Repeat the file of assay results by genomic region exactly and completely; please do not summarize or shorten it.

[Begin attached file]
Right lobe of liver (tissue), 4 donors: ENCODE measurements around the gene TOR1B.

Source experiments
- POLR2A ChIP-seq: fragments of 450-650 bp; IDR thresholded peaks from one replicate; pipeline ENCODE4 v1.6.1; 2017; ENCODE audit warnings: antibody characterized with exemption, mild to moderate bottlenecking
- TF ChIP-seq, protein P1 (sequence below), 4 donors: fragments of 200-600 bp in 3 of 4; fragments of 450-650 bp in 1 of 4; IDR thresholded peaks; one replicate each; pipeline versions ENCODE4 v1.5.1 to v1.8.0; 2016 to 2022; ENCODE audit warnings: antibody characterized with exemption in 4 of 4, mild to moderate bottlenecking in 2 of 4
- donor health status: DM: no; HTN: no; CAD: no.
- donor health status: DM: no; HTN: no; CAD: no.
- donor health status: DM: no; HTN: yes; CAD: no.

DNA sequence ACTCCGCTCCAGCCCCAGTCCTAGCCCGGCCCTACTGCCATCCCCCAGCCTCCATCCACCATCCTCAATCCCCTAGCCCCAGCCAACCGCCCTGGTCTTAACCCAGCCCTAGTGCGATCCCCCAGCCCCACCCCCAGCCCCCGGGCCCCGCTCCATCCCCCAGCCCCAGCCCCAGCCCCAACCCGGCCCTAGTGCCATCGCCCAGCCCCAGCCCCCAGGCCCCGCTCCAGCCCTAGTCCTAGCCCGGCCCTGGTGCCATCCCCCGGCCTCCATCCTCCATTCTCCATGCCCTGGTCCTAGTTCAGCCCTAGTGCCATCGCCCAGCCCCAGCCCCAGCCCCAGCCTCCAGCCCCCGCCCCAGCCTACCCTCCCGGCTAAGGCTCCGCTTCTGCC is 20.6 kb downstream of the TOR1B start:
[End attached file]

Right lobe of liver (tissue), 4 donors: ENCODE measurements around the gene TOR1B.

Source experiments
- POLR2A ChIP-seq: fragments of 450-650 bp; IDR thresholded peaks from one replicate; pipeline ENCODE4 v1.6.1; 2017; ENCODE audit warnings: antibody characterized with exemption, mild to moderate bottlenecking
- TF ChIP-seq, protein P1 (sequence below), 4 donors: fragments of 200-600 bp in 3 of 4; fragments of 450-650 bp in 1 of 4; IDR thresholded peaks; one replicate each; pipeline versions ENCODE4 v1.5.1 to v1.8.0; 2016 to 2022; ENCODE audit warnings: antibody characterized with exemption in 4 of 4, mild to moderate bottlenecking in 2 of 4
- donor health status: DM: no; HTN: no; CAD: no.
- donor health status: DM: no; HTN: no; CAD: no.
- donor health status: DM: no; HTN: yes; CAD: no.

DNA sequence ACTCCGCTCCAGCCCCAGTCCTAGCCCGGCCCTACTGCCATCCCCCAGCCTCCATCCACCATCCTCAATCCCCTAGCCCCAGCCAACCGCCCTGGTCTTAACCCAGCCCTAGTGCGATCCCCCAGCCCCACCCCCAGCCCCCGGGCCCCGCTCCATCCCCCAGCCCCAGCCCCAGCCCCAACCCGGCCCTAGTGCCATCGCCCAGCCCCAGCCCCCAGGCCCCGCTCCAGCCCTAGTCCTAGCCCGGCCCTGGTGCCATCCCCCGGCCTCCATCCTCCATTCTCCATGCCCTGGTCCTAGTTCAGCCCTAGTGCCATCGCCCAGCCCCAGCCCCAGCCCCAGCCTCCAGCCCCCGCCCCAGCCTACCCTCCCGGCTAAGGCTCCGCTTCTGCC is 20.6 kb downstream of the TOR1B start: